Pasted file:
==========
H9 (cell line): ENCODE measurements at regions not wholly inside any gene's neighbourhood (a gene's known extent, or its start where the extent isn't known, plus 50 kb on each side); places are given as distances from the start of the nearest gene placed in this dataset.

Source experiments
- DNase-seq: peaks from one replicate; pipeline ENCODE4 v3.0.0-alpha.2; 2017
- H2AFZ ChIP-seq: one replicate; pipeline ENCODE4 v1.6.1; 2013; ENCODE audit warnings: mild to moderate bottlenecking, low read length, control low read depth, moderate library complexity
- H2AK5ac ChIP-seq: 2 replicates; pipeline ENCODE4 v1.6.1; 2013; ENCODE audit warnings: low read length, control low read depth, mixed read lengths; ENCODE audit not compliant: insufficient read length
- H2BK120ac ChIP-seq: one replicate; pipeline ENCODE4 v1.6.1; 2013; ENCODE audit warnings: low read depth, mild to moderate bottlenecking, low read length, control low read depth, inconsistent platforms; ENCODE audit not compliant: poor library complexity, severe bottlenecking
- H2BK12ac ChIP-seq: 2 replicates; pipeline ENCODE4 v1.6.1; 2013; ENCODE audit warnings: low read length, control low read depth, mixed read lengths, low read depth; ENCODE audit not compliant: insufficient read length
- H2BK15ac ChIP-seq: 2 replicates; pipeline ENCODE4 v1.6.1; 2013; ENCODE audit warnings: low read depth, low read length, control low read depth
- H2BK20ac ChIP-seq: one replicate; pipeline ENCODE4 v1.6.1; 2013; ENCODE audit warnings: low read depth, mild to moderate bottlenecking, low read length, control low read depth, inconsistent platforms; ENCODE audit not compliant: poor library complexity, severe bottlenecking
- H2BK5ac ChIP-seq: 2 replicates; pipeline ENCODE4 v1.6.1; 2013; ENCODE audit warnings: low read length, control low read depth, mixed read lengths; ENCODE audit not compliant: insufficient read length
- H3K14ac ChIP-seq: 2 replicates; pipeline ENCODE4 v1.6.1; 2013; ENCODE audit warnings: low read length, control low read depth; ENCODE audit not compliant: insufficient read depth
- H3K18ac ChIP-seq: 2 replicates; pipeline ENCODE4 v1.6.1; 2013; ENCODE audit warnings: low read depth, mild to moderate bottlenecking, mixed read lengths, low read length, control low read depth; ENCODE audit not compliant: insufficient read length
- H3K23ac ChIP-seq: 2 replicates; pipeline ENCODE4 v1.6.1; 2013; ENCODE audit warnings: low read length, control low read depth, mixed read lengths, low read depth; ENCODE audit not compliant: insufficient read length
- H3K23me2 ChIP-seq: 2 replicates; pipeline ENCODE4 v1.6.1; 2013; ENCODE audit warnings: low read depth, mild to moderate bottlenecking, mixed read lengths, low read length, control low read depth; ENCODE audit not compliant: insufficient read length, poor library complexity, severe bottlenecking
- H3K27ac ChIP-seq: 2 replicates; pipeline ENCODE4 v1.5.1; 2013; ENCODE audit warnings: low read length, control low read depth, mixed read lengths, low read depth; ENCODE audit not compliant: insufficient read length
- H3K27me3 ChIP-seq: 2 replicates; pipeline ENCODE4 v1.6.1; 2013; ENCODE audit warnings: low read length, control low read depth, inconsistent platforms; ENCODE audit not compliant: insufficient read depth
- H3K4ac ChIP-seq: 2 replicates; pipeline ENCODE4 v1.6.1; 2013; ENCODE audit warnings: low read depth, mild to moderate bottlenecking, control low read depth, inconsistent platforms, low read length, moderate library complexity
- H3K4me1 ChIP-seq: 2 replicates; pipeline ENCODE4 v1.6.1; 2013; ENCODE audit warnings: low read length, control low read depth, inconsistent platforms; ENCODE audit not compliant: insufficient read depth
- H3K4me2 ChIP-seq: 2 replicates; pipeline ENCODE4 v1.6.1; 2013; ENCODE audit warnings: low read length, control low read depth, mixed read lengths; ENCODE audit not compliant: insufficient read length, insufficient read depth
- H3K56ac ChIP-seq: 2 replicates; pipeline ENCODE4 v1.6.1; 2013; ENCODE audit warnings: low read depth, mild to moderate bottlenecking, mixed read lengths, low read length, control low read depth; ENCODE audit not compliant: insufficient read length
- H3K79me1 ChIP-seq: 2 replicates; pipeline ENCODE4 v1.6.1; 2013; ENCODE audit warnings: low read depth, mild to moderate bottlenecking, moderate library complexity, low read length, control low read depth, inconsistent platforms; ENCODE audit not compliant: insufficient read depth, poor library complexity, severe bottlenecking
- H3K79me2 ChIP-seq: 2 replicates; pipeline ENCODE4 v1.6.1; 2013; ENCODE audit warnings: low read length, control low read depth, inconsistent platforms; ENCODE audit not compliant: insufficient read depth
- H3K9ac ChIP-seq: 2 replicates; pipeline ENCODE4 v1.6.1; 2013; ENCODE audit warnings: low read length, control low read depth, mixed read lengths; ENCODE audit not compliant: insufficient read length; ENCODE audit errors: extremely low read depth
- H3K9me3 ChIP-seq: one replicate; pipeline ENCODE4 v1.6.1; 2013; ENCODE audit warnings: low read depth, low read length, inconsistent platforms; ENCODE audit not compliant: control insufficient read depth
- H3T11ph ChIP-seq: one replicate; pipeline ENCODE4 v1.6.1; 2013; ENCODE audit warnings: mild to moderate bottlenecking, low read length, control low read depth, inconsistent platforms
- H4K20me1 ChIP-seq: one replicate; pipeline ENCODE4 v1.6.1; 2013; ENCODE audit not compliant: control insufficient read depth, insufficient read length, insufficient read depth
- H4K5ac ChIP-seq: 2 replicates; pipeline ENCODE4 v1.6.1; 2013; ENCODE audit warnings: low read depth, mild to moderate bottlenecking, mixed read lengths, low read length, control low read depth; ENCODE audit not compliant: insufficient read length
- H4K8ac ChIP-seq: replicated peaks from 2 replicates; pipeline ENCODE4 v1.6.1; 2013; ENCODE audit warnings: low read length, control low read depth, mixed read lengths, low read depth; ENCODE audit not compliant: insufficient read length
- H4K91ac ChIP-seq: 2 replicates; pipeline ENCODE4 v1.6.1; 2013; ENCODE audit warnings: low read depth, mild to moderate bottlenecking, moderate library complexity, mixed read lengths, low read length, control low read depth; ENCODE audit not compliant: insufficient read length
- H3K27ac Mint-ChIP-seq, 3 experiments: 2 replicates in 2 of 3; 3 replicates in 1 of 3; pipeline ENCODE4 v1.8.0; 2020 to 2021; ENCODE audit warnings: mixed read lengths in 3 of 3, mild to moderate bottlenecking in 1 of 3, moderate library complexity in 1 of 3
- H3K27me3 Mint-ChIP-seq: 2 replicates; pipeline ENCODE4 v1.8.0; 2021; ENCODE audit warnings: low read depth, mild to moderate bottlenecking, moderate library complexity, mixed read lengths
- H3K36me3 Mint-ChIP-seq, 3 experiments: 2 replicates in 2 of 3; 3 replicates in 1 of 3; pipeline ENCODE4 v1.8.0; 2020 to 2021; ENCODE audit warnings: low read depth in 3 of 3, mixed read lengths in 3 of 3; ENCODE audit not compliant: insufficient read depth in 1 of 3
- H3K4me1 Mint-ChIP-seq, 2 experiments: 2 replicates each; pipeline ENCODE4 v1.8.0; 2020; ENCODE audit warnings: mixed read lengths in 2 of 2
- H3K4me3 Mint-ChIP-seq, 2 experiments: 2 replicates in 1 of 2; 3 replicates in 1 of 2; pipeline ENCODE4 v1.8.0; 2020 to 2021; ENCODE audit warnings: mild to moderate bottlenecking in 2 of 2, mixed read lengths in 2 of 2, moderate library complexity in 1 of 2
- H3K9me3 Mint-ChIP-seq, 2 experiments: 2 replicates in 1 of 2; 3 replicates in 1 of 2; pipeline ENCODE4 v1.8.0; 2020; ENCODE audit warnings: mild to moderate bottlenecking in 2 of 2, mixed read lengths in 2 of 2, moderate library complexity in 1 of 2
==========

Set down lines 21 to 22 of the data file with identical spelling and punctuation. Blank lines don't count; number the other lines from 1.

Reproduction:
- H3K79me1 ChIP-seq: 2 replicates; pipeline ENCODE4 v1.6.1; 2013; ENCODE audit warnings: low read depth, mild to moderate bottlenecking, moderate library complexity, low read length, control low read depth, inconsistent platforms; ENCODE audit not compliant: insufficient read depth, poor library complexity, severe bottlenecking
- H3K79me2 ChIP-seq: 2 replicates; pipeline ENCODE4 v1.6.1; 2013; ENCODE audit warnings: low read length, control low read depth, inconsistent platforms; ENCODE audit not compliant: insufficient read depth